Friday, 14 September 2012

Calculating the lower and upper bounds of the bitwise AND of two bounded variables

This post is the closely related the previous post and the post before it, so I strongly suggest you read those two first.

It's the same idea as before, but with bitwise AND instead of OR. That leads to some interesting symmetries. First, the definitions. The lower bound will be \begin{equation} \min _{x \in [a, b], y \in [c, d]} x \& y \end{equation} And the upper bound will be \begin{equation} \max _{x \in [a, b], y \in [c, d]} x \& y \end{equation} The algorithms given by Warren are
unsigned minAND(unsigned a, unsigned b, 
                unsigned c, unsigned d) {
   unsigned m, temp; 
 
   m = 0x80000000; 
   while (m != 0) {
      if (~a & ~c & m) {
         temp = (a | m) & -m; 
         if (temp <= b) {a = temp; break;} 
         temp = (c | m) & -m; 
         if (temp <= d) {c = temp; break;} 
      } 
      m = m >> 1; 
   } 
   return a & c; 
}
unsigned maxAND(unsigned a, unsigned b, 
                unsigned c, unsigned d) {
   unsigned m, temp; 
 
   m = 0x80000000; 
   while (m != 0) {
      if (b & ~d & m) {
         temp = (b & ~m) | (m - 1); 
         if (temp >= a) {b = temp; break;} 
      } 
      else if (~b & d & m) {
         temp = (d & ~m) | (m - 1); 
         if (temp >= c) {d = temp; break;} 
      } 
      m = m >> 1; 
   } 
   return b & d; 
}
Obviously, the follow the same basic idea. Try to set a bit so you can reset the bits to the right of it in the lower bound, or try to reset a bit so you can set the bits to the right of it in the upper bound. The same reasoning about starting at 0x80000000 >> nlz(~a & ~c) or 0x80000000 >> nlz(b ^ d) applies, and the same reasoning about "bits at and to the right of a ^ b" applies as well. I'll skip the "sparse loops" this time, they're nice enough but mainly instructive, and repeating the same idea twice doesn't make it twice as instructive. So straight to the loopless algorithms:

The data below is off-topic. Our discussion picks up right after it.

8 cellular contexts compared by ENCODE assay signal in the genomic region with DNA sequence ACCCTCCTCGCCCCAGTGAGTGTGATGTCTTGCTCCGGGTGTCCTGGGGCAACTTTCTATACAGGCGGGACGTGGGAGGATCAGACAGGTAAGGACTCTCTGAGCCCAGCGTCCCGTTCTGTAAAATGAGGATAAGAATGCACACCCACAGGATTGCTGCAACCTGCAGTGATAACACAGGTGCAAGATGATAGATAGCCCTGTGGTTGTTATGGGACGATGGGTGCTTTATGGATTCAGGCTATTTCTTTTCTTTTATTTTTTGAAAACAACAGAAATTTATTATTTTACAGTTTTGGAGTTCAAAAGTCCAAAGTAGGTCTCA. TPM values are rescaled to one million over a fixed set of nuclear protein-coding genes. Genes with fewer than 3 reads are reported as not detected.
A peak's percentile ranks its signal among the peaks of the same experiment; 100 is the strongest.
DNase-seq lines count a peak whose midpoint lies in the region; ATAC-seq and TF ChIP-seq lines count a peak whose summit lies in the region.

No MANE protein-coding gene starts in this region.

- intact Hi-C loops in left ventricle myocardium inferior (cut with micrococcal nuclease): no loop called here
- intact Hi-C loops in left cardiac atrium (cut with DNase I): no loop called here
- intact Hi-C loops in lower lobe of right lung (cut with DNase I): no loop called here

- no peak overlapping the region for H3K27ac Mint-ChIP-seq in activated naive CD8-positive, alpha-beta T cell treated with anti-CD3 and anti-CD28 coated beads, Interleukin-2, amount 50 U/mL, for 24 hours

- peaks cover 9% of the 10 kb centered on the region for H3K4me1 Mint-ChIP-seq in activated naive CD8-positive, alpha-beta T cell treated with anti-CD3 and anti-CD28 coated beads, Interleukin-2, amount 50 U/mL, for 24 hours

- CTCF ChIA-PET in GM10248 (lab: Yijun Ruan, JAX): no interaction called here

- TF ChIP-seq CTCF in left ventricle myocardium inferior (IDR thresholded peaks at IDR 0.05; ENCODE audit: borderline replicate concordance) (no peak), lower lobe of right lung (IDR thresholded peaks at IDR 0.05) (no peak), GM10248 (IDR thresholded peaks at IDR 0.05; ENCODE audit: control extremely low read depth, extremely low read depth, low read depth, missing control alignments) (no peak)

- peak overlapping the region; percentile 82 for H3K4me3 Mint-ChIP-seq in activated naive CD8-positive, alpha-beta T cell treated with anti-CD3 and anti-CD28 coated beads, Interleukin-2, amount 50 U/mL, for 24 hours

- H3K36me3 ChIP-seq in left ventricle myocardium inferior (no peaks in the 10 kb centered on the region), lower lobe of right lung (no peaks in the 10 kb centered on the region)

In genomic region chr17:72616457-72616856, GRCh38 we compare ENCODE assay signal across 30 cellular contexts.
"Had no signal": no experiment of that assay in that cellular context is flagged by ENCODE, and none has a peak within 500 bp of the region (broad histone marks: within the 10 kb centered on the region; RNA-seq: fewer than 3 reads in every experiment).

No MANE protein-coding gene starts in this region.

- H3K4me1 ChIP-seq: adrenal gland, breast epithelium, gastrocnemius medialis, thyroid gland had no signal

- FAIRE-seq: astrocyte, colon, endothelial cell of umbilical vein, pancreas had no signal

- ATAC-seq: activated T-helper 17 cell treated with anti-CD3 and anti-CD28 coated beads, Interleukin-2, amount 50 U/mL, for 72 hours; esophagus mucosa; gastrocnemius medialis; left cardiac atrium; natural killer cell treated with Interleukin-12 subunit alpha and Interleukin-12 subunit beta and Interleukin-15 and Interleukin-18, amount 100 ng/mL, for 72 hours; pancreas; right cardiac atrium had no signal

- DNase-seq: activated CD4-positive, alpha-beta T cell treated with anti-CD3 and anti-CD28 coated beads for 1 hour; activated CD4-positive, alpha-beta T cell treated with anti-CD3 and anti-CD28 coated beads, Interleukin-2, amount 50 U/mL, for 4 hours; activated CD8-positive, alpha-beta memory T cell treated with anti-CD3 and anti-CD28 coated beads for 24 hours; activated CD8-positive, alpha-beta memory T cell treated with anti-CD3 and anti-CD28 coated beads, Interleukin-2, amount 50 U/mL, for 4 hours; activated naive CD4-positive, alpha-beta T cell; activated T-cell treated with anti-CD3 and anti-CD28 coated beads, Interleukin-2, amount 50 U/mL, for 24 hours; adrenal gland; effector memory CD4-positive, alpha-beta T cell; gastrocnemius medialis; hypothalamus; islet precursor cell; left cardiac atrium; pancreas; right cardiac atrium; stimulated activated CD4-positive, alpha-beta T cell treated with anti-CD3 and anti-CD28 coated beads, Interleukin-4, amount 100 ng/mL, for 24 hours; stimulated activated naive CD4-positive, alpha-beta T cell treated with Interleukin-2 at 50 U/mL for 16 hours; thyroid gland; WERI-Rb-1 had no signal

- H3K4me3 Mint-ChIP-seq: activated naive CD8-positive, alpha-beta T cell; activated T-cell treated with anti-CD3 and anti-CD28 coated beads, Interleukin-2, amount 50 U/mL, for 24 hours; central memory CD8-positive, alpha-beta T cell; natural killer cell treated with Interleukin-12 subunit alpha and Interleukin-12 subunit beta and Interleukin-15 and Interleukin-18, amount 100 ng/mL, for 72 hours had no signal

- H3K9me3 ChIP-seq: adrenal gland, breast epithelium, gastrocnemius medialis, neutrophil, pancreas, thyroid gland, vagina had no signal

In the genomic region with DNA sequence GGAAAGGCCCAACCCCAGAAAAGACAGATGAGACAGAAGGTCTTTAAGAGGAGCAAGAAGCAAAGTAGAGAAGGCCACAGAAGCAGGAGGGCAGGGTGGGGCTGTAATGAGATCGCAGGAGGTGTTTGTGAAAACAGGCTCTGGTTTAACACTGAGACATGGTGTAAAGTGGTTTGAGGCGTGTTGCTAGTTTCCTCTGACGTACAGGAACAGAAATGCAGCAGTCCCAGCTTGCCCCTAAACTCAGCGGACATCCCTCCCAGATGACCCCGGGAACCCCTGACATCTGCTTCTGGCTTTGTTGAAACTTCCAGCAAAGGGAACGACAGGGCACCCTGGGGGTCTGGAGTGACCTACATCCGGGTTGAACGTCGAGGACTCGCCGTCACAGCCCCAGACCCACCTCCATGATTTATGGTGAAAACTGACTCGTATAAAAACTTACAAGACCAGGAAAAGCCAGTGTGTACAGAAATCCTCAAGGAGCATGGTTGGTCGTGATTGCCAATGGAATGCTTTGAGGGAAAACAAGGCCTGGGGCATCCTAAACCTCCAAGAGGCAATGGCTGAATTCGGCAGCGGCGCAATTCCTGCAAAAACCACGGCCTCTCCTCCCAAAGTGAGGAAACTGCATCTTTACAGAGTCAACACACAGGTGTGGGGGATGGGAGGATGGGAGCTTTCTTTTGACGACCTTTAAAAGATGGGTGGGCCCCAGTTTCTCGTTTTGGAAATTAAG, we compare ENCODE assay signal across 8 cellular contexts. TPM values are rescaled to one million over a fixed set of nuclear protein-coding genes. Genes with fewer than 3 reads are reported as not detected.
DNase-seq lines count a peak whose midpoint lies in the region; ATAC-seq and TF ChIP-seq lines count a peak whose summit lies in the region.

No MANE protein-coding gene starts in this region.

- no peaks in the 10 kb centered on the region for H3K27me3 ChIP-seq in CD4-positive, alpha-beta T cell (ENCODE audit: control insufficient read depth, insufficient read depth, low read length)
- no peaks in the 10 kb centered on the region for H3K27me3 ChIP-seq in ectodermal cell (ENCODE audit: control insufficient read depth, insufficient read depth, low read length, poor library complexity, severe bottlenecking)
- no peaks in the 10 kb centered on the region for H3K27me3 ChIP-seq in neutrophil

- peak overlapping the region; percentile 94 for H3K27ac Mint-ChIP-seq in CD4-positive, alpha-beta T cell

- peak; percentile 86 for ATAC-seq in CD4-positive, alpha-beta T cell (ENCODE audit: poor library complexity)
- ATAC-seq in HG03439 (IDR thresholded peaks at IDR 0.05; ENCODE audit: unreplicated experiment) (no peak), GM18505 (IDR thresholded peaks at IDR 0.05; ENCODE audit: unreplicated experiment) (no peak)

static uint minAND(uint a, uint b, uint c, uint d)
{
    uint settablea = (a ^ b) == 0 ? 0 : 0xFFFFFFFF >> nlz(a ^ b);
    uint settablec = (c ^ d) == 0 ? 0 : 0xFFFFFFFF >> nlz(c ^ d);
    uint settable = ~a & ~c & (settablea | settablec);
    uint target = settable == 0 ? 0 : 1u << bsr(settable);
    uint targeta = target & settablea;
    uint targetc = target & settablec & ~settablea;
    uint newa = a & (targeta == 0 ? 0xFFFFFFFF : 0-targeta);
    uint newc = c & (targetc == 0 ? 0xFFFFFFFF : 0-targetc);
    return newa & newc;
}
static uint maxAND(uint a, uint b, uint c, uint d)
{
    uint resettableb = (a ^ b) == 0 ? 0 : 0xFFFFFFFF >> nlz(a ^ b);
    uint resettabled = (c ^ d) == 0 ? 0 : 0xFFFFFFFF >> nlz(c ^ d);
    uint candidatebitsb = b & ~d & resettableb;
    uint candidatebitsd = ~b & d & resettabled;
    uint candidatebits = candidatebitsb | candidatebitsd;
    uint target = candidatebits == 0 ? 0 : 1u << bsr(candidatebits);
    uint targetb = target & b;
    uint targetd = target & d & ~b;
    uint newb = b | (targetb == 0 ? 0 : targetb - 1);
    uint newd = d | (targetd == 0 ? 0 : targetd - 1);
    return newb & newd;
Symmetry everywhere. But not really anything to new to explain.

Next post, something new to explain.

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